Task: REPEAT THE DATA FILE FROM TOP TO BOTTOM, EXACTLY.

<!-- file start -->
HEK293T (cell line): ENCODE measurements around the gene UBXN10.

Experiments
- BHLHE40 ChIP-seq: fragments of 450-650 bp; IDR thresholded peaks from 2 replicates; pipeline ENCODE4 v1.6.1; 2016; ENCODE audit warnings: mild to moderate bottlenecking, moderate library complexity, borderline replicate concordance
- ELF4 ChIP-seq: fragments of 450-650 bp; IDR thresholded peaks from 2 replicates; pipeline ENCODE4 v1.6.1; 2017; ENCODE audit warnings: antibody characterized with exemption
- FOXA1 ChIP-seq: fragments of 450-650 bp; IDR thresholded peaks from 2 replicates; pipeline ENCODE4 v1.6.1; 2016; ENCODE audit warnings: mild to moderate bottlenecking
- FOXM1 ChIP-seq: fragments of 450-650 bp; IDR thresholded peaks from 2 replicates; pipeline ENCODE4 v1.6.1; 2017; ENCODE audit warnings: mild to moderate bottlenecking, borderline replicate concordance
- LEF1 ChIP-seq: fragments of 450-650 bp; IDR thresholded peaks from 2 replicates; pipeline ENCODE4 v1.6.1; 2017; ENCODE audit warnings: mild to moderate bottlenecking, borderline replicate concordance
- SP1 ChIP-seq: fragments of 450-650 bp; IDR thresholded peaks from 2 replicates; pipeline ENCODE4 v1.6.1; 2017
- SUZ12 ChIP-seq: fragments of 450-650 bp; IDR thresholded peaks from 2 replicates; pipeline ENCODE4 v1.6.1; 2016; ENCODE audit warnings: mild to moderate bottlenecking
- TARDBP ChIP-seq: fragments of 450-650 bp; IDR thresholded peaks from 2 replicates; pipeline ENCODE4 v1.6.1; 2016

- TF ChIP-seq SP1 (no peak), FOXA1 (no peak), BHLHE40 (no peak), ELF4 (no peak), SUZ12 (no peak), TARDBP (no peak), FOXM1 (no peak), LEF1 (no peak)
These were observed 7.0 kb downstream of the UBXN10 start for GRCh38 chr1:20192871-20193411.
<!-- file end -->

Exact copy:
HEK293T (cell line): ENCODE measurements around the gene UBXN10.

Experiments
- BHLHE40 ChIP-seq: fragments of 450-650 bp; IDR thresholded peaks from 2 replicates; pipeline ENCODE4 v1.6.1; 2016; ENCODE audit warnings: mild to moderate bottlenecking, moderate library complexity, borderline replicate concordance
- ELF4 ChIP-seq: fragments of 450-650 bp; IDR thresholded peaks from 2 replicates; pipeline ENCODE4 v1.6.1; 2017; ENCODE audit warnings: antibody characterized with exemption
- FOXA1 ChIP-seq: fragments of 450-650 bp; IDR thresholded peaks from 2 replicates; pipeline ENCODE4 v1.6.1; 2016; ENCODE audit warnings: mild to moderate bottlenecking
- FOXM1 ChIP-seq: fragments of 450-650 bp; IDR thresholded peaks from 2 replicates; pipeline ENCODE4 v1.6.1; 2017; ENCODE audit warnings: mild to moderate bottlenecking, borderline replicate concordance
- LEF1 ChIP-seq: fragments of 450-650 bp; IDR thresholded peaks from 2 replicates; pipeline ENCODE4 v1.6.1; 2017; ENCODE audit warnings: mild to moderate bottlenecking, borderline replicate concordance
- SP1 ChIP-seq: fragments of 450-650 bp; IDR thresholded peaks from 2 replicates; pipeline ENCODE4 v1.6.1; 2017
- SUZ12 ChIP-seq: fragments of 450-650 bp; IDR thresholded peaks from 2 replicates; pipeline ENCODE4 v1.6.1; 2016; ENCODE audit warnings: mild to moderate bottlenecking
- TARDBP ChIP-seq: fragments of 450-650 bp; IDR thresholded peaks from 2 replicates; pipeline ENCODE4 v1.6.1; 2016

- TF ChIP-seq SP1 (no peak), FOXA1 (no peak), BHLHE40 (no peak), ELF4 (no peak), SUZ12 (no peak), TARDBP (no peak), FOXM1 (no peak), LEF1 (no peak)
These were observed 7.0 kb downstream of the UBXN10 start for GRCh38 chr1:20192871-20193411.